Android Q Beta Ready for Pixel Phones

Donna Miller
March 14, 2019

Something to look forward to: Google has finally released the Android Q beta with a big focus on privacy.

We heard rumours earlier in the week that the Android Q Beta will be available on a wide array of devices.

There are two ways to test Android Q on your Pixel, and both are pretty easy.

Android introduced support for monochrome cameras in the last version - Android 9 Pie.

For people who use their Android device primarily for media or content creation, Android Q supports the AV1 video codec and faster communication with MIDI devices.

Google releases first Android Q beta for Pixel phones

Android Q also gives you more control over apps and what they can access.

Android Q lets developers manage how their app is displayed on foldable and large screens.

Numerous previously announced features for foldable phones like the Galaxy Fold are also built into Android Q. For developers, that means supporting new paused and resumed states that allow multiple apps to work on a larger display. There are many other features part of Android Q beta 1 and possibly more will be added in the future beta version of the platform. The depth-mapping data used to accomplish the effect is discarded after the photo is created. In short, there's a lot going on here, but it's primarily being targeted at developers rather than end users.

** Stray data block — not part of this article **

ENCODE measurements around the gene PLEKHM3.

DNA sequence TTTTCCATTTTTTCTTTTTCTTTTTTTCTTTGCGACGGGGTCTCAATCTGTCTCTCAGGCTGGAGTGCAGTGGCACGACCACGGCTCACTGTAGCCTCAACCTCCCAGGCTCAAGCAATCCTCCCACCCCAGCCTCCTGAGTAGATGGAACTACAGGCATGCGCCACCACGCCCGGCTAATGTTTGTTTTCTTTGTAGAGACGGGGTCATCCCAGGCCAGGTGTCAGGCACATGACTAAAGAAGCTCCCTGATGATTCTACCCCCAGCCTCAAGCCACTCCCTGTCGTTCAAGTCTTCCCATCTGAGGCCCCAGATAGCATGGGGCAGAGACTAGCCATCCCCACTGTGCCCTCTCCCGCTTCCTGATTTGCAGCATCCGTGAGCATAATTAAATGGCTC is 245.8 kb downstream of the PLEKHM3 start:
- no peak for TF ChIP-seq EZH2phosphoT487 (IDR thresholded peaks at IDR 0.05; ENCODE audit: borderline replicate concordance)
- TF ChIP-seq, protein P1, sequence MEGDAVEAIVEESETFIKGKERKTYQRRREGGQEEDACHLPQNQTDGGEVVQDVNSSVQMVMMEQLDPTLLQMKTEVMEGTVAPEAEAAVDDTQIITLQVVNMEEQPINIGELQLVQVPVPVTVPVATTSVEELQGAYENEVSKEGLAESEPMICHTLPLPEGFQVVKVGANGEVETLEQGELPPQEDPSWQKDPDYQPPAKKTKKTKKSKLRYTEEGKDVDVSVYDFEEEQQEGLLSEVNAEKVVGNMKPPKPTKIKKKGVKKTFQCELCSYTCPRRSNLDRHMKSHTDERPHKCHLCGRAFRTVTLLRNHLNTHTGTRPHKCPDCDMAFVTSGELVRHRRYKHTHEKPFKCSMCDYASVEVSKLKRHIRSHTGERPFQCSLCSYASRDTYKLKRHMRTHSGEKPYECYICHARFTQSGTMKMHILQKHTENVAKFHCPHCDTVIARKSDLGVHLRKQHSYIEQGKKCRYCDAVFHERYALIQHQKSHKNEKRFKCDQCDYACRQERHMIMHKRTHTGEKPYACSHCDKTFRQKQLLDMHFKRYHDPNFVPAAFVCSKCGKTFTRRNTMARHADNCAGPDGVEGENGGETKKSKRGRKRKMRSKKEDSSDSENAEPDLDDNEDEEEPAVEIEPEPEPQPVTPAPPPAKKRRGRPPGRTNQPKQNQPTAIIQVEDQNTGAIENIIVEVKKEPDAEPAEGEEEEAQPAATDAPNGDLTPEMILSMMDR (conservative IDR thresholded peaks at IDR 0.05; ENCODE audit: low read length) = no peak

Google is said to be releasing six beta editions of this Android Q and the second one is scheduled to be rolled out in April while the third one will be rolled out in May. You can use the Android Emulator and download the latest emulator system images via the SDK Manager in Android studio. "Users will be able to control apps' access to the Photos and Videos or the Audio collections via new runtime permissions", the post explains. This will prevent users from needing to go into Settings to change things like NFC or mobile data in order to use an app.

Android Q lets developers publish targets for Sharing Shortcuts in advance. Google says users will be able to toggle on a "low latency mode" which would be beneficial for "real-time-gaming" and "active voice calls". Android Q also brings in a new Setting Panels, an API that will allow applications to show setting to the users in the context of their app. As always, those with Google's own Pixel phones are first in line to get a taste of the as-yet-unnamed OS upgrade, which is likely to be a centerpiece of the company's announcements at Google I/O 2019 later this year.

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